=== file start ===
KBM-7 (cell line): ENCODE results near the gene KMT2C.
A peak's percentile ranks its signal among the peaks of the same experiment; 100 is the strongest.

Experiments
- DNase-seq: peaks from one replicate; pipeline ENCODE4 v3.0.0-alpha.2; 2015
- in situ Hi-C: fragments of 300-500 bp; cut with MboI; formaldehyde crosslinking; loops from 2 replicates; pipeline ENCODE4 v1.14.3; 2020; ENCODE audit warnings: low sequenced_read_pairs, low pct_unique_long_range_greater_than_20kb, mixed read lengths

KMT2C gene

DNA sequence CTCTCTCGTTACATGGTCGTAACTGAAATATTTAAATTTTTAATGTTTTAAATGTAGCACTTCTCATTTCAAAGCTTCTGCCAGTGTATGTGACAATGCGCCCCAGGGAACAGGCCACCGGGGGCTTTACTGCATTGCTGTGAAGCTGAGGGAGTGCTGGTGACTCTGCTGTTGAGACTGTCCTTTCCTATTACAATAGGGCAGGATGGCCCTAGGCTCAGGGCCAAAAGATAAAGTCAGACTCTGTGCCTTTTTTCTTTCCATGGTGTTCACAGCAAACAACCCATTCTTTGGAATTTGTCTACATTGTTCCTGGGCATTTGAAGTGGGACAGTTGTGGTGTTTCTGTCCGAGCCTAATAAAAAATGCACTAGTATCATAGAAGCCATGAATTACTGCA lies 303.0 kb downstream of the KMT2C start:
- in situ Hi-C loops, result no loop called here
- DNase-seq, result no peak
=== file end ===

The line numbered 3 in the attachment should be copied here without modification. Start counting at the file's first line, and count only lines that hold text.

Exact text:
Experiments